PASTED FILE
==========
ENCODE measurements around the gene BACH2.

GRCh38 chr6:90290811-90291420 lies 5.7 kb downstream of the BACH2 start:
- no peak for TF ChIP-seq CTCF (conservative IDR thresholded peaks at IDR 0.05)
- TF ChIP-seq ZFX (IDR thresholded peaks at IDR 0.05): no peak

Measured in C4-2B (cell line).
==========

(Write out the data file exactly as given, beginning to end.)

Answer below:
ENCODE measurements around the gene BACH2.

GRCh38 chr6:90290811-90291420 lies 5.7 kb downstream of the BACH2 start:
- no peak for TF ChIP-seq CTCF (conservative IDR thresholded peaks at IDR 0.05)
- TF ChIP-seq ZFX (IDR thresholded peaks at IDR 0.05): no peak

Measured in C4-2B (cell line).